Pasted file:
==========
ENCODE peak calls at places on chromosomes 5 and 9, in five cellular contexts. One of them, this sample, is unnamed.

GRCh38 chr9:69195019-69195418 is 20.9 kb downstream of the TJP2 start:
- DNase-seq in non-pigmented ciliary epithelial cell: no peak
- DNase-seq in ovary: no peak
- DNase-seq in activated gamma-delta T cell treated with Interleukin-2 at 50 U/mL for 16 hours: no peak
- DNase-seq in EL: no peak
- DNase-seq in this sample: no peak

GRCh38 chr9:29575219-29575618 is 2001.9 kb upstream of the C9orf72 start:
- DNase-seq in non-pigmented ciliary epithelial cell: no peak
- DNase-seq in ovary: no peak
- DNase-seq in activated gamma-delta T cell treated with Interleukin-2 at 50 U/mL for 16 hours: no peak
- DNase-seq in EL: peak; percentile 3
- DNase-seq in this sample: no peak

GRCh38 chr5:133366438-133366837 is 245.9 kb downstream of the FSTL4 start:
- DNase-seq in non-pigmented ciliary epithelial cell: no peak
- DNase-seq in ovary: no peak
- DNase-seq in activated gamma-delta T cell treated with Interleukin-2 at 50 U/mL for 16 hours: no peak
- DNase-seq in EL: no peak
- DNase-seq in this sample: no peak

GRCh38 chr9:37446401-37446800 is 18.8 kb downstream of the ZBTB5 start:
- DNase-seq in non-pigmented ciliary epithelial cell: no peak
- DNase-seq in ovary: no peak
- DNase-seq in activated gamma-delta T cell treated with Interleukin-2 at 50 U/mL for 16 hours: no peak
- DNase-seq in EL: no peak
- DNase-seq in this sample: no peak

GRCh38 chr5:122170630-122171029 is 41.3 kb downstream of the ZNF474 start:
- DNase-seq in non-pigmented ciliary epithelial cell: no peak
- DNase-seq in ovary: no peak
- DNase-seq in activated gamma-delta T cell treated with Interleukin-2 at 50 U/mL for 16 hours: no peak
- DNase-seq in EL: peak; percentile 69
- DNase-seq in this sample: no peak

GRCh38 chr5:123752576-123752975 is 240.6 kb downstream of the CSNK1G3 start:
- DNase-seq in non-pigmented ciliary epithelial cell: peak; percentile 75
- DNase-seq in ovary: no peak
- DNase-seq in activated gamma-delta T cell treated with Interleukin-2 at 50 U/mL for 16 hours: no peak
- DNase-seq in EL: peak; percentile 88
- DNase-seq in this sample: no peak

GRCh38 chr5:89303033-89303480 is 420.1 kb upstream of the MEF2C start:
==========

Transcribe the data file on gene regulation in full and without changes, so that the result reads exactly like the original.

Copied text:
ENCODE peak calls at places on chromosomes 5 and 9, in five cellular contexts. One of them, this sample, is unnamed.

GRCh38 chr9:69195019-69195418 is 20.9 kb downstream of the TJP2 start:
- DNase-seq in non-pigmented ciliary epithelial cell: no peak
- DNase-seq in ovary: no peak
- DNase-seq in activated gamma-delta T cell treated with Interleukin-2 at 50 U/mL for 16 hours: no peak
- DNase-seq in EL: no peak
- DNase-seq in this sample: no peak

GRCh38 chr9:29575219-29575618 is 2001.9 kb upstream of the C9orf72 start:
- DNase-seq in non-pigmented ciliary epithelial cell: no peak
- DNase-seq in ovary: no peak
- DNase-seq in activated gamma-delta T cell treated with Interleukin-2 at 50 U/mL for 16 hours: no peak
- DNase-seq in EL: peak; percentile 3
- DNase-seq in this sample: no peak

GRCh38 chr5:133366438-133366837 is 245.9 kb downstream of the FSTL4 start:
- DNase-seq in non-pigmented ciliary epithelial cell: no peak
- DNase-seq in ovary: no peak
- DNase-seq in activated gamma-delta T cell treated with Interleukin-2 at 50 U/mL for 16 hours: no peak
- DNase-seq in EL: no peak
- DNase-seq in this sample: no peak

GRCh38 chr9:37446401-37446800 is 18.8 kb downstream of the ZBTB5 start:
- DNase-seq in non-pigmented ciliary epithelial cell: no peak
- DNase-seq in ovary: no peak
- DNase-seq in activated gamma-delta T cell treated with Interleukin-2 at 50 U/mL for 16 hours: no peak
- DNase-seq in EL: no peak
- DNase-seq in this sample: no peak

GRCh38 chr5:122170630-122171029 is 41.3 kb downstream of the ZNF474 start:
- DNase-seq in non-pigmented ciliary epithelial cell: no peak
- DNase-seq in ovary: no peak
- DNase-seq in activated gamma-delta T cell treated with Interleukin-2 at 50 U/mL for 16 hours: no peak
- DNase-seq in EL: peak; percentile 69
- DNase-seq in this sample: no peak

GRCh38 chr5:123752576-123752975 is 240.6 kb downstream of the CSNK1G3 start:
- DNase-seq in non-pigmented ciliary epithelial cell: peak; percentile 75
- DNase-seq in ovary: no peak
- DNase-seq in activated gamma-delta T cell treated with Interleukin-2 at 50 U/mL for 16 hours: no peak
- DNase-seq in EL: peak; percentile 88
- DNase-seq in this sample: no peak

GRCh38 chr5:89303033-89303480 is 420.1 kb upstream of the MEF2C start: